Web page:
[ntp:questions] Server offset included in served time?

Unruh unruh-spam at physics.ubc.ca
Wed Sep 17 05:10:09 UTC 2008

David Woolley <david at ex.djwhome.demon.co.uk.invalid> writes:

>Unruh wrote:
>> David Woolley <david at ex.djwhome.demon.co.uk.invalid> writes:
>>> But, if you use individual measurements, you will get a figure that, 
>>> most of the time, is several times the true error and not necessarily in 
>>> the right direction.
>> No idea what that sentence means. Are you refering to the gps readings
>> which will be at worst 2 orders of magnitude better than that offsets from
>> a generic network? 

>I'm assuming a time discipline algorithm that is properly matched to the 
>system time noise.  I tend to agree that NTP probably isn't, but in that 
>case one should be changing the algorithm to make it properly matched, 
>rather than trying to record how bad it is.

>With such an algorithm, one would expect the measured offsets to be more 
>or less equally positive and negative and distributed fairly randomly. 
>That is the mathematical assumption that I believe is the basis of the 
>theoretical analysis of the behaviour of NTP.  The various filters in 
>NTP will low pass filter this noise and considerably reduce it in 
>amplitude, resulting in the value in the system clock.  As a result, the 
>jitter in the system clock should be a lot less than the measurement 
>jitter, and at any one instant may be result in a deviation in the same 
>direction as the offset reducing the resulting offset.

>NTP also assumes that there will be a wander component, and tries to 
>increase the polling interval until the wander component begins to dominate.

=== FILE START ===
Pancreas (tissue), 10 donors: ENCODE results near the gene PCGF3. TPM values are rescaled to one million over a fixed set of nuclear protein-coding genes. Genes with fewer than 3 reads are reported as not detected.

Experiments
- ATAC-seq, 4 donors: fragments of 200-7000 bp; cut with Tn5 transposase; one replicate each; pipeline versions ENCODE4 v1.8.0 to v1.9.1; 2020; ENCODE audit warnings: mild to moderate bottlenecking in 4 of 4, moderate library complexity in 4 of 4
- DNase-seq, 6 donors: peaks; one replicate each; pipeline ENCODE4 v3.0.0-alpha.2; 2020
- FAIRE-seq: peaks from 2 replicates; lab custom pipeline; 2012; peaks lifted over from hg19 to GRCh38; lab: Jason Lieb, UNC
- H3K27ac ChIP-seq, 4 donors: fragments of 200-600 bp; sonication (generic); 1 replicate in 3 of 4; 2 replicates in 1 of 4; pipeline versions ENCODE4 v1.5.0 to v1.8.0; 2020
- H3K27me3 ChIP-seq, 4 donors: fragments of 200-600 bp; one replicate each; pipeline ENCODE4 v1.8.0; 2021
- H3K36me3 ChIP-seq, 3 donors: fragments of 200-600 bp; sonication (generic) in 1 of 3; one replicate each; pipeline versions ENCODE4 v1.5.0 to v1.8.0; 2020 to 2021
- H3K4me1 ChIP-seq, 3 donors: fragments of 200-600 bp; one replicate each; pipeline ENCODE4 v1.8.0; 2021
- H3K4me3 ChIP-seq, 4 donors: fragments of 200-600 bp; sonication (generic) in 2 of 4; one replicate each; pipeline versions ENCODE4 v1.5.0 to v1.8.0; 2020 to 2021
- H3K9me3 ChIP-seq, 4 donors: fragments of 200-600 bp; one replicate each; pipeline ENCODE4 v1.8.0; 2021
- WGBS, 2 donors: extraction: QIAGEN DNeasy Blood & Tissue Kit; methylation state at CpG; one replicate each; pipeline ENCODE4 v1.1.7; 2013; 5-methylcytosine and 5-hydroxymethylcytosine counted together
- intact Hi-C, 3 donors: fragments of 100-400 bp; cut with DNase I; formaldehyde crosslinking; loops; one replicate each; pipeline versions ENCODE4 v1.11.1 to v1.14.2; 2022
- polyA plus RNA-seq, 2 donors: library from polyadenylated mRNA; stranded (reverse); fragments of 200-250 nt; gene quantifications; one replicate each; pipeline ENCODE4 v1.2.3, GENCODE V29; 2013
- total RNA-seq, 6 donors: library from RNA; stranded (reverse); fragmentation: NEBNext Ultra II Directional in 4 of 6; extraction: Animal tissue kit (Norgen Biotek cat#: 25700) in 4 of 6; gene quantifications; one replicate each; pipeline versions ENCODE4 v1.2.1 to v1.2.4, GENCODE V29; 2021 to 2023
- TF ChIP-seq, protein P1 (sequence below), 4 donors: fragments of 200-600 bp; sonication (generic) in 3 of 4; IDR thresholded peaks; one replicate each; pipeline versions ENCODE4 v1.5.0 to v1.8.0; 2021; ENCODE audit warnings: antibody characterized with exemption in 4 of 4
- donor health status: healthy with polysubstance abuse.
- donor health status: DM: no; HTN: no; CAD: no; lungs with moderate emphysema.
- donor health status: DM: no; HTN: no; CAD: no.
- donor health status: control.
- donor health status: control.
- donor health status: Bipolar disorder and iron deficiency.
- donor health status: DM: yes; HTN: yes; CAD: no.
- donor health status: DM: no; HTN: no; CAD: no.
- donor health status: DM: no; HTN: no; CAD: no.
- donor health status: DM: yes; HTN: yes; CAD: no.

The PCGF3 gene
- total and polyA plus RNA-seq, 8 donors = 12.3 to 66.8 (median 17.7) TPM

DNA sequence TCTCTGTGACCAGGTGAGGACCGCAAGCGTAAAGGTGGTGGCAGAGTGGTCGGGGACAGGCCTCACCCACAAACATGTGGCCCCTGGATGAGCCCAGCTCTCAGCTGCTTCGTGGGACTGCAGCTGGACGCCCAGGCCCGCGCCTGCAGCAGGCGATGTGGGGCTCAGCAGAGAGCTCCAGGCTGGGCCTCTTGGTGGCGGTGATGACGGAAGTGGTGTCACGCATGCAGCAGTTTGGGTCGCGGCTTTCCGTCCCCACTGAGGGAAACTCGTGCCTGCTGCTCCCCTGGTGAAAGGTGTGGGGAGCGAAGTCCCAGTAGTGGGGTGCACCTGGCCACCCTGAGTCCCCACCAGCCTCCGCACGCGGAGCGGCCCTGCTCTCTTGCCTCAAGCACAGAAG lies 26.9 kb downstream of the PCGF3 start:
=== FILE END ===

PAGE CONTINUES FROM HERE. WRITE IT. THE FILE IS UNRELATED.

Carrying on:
>Your position, and I tend to agree with it, is that there is a variation 
>that there is another noise component, which results in occasional fast 
>transients.  But as I said, the correct approach to that is not to graph 
>the resulting failure, but to improve the algorithms to give the best 
>estimate of the time under those circumstances, which is, I believe, 
>what you think chrony does.  My guess is that chrony also produces 
>offsets with a standard deviation that is significantly greater than the 
>typical system clock error.

Not sure what you mean. Do you mean that chrony averages out the offsets,
so that the actual estimated offset of the clock is less than the offsets
measured because of statistical averaging, then yes. 

>>> What you can do, is to use some hindsight, and make a slightly better 
>>> estimate of the true time by combining offsets from both before and 
>>> after the time the local clock was read.  That gives you an advantage 
>> Unfortunately those offsets are not very useful, because the clock that
>> read them has had its offsets and rates changed (by ntp) since then. Ie the
>> measured offsets are not a good estimate of the offsets from "true time".

>Ideally, those adjustments are compensating for parameter changes in the 
>local clock and making it keep closer to true time.  With chrony, the 
>correction history is also largely measuring things like temperature, 
>rather than true changes in the clock rate.

Temperature causes true changes in the clock rate. 

>>> during startup and after transients, but, in the steady state, the local 
>>> clock time is going to be the same as such an enhanced statistic.
>>> In the steady state, all you can really deduce from the offsets is the 
>>> amount of noise in the measurements.  You can then expect the amount of 
>>> noise in the local clock time to be several times less.
>> No, the noise in the local clock may well dominate those offsets. This is
>> what happens for example to a system which is controlled by a hardware

>In that case, you have a system that is not matched to the noise 
>characteristics and you need to improve the algorithms.  Again, to the 
>extent that you can reliably measure the error from true time, you 
>should be correcting the local clock by that amount, not measuring it 
>for posterity.

>My basic point in this whole thread is that if you can measure the true 
>error, in real time, you can correct it in real time, resulting in an 
>error that is statistically zero, based on historic measurements.

OK. I agree.

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